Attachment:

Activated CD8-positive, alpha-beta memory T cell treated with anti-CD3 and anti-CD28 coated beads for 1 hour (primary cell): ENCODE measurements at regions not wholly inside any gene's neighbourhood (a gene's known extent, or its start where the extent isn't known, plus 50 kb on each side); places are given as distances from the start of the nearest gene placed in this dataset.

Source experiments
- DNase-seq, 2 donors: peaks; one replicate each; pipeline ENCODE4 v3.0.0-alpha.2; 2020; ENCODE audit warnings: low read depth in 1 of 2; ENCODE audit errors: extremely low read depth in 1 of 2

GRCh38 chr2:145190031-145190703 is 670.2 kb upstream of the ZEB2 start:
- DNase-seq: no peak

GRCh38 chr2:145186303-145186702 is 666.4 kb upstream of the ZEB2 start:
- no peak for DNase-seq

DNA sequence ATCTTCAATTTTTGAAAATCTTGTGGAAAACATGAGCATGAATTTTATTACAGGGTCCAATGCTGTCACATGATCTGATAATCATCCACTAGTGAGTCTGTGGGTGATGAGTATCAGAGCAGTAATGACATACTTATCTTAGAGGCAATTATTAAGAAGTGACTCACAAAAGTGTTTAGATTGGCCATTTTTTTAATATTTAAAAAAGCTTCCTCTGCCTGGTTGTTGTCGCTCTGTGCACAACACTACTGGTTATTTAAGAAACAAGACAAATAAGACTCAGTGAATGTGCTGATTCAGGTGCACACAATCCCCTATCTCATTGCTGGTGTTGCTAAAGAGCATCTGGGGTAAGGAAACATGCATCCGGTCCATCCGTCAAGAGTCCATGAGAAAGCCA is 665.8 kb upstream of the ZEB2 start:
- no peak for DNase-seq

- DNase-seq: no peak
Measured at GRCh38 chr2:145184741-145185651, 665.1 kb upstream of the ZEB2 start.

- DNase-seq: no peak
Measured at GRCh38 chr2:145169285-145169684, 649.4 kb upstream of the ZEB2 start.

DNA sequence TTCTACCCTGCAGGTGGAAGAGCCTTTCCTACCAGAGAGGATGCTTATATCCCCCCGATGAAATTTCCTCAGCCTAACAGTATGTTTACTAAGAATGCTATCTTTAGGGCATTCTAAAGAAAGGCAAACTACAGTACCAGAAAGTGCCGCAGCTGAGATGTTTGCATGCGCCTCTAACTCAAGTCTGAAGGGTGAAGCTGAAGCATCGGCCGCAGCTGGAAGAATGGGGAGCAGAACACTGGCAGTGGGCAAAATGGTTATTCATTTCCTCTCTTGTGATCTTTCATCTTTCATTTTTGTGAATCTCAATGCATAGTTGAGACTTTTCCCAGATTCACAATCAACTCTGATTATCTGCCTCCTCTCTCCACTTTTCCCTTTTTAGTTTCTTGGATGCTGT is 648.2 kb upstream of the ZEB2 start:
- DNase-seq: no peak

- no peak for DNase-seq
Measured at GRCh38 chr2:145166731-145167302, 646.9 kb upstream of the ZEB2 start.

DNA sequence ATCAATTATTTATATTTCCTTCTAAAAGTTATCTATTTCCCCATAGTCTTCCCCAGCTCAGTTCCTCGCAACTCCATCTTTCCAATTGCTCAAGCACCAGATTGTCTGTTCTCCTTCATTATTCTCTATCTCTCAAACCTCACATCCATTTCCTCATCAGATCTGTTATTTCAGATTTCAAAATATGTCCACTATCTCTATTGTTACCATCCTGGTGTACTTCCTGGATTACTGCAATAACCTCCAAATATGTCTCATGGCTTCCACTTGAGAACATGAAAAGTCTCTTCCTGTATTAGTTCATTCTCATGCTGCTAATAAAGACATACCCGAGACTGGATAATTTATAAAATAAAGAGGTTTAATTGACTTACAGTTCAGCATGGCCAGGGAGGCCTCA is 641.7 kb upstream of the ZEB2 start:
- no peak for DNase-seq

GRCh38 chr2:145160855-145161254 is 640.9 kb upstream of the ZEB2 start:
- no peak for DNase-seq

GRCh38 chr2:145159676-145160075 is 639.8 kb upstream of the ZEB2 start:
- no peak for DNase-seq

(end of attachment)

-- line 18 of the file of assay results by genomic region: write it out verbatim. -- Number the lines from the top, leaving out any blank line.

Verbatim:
DNA sequence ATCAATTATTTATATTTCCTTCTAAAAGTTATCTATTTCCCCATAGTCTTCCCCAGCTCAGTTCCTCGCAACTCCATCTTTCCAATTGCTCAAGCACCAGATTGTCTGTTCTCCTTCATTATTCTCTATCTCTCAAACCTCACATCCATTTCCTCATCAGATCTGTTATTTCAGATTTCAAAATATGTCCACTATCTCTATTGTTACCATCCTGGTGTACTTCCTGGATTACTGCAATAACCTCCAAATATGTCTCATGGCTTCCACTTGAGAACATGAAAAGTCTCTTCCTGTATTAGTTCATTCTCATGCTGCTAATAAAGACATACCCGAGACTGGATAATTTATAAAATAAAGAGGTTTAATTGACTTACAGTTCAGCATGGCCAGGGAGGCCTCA is 641.7 kb upstream of the ZEB2 start: